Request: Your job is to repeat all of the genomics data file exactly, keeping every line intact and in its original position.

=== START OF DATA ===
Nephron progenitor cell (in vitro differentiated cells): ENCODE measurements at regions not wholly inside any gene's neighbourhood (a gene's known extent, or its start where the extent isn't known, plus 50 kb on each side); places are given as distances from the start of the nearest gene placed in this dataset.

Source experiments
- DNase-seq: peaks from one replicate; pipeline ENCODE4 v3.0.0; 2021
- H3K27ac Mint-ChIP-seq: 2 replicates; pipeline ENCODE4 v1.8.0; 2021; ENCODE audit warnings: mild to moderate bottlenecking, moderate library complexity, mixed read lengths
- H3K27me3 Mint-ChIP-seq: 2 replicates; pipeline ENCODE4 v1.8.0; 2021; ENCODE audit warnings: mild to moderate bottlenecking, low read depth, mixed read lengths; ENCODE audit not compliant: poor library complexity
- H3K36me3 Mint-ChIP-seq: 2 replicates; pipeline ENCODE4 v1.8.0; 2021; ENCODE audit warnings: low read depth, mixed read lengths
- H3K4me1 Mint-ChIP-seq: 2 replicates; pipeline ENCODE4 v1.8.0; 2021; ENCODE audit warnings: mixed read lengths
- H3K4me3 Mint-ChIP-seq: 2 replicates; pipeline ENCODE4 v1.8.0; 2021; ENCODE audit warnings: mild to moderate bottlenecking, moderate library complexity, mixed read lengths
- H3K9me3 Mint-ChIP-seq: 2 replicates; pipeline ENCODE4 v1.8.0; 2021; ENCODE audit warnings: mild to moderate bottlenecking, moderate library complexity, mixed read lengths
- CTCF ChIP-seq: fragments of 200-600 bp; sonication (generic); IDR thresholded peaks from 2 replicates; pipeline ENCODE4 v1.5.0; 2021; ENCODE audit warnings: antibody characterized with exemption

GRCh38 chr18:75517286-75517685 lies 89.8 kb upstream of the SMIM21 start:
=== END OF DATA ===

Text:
Nephron progenitor cell (in vitro differentiated cells): ENCODE measurements at regions not wholly inside any gene's neighbourhood (a gene's known extent, or its start where the extent isn't known, plus 50 kb on each side); places are given as distances from the start of the nearest gene placed in this dataset.

Source experiments
- DNase-seq: peaks from one replicate; pipeline ENCODE4 v3.0.0; 2021
- H3K27ac Mint-ChIP-seq: 2 replicates; pipeline ENCODE4 v1.8.0; 2021; ENCODE audit warnings: mild to moderate bottlenecking, moderate library complexity, mixed read lengths
- H3K27me3 Mint-ChIP-seq: 2 replicates; pipeline ENCODE4 v1.8.0; 2021; ENCODE audit warnings: mild to moderate bottlenecking, low read depth, mixed read lengths; ENCODE audit not compliant: poor library complexity
- H3K36me3 Mint-ChIP-seq: 2 replicates; pipeline ENCODE4 v1.8.0; 2021; ENCODE audit warnings: low read depth, mixed read lengths
- H3K4me1 Mint-ChIP-seq: 2 replicates; pipeline ENCODE4 v1.8.0; 2021; ENCODE audit warnings: mixed read lengths
- H3K4me3 Mint-ChIP-seq: 2 replicates; pipeline ENCODE4 v1.8.0; 2021; ENCODE audit warnings: mild to moderate bottlenecking, moderate library complexity, mixed read lengths
- H3K9me3 Mint-ChIP-seq: 2 replicates; pipeline ENCODE4 v1.8.0; 2021; ENCODE audit warnings: mild to moderate bottlenecking, moderate library complexity, mixed read lengths
- CTCF ChIP-seq: fragments of 200-600 bp; sonication (generic); IDR thresholded peaks from 2 replicates; pipeline ENCODE4 v1.5.0; 2021; ENCODE audit warnings: antibody characterized with exemption

GRCh38 chr18:75517286-75517685 lies 89.8 kb upstream of the SMIM21 start: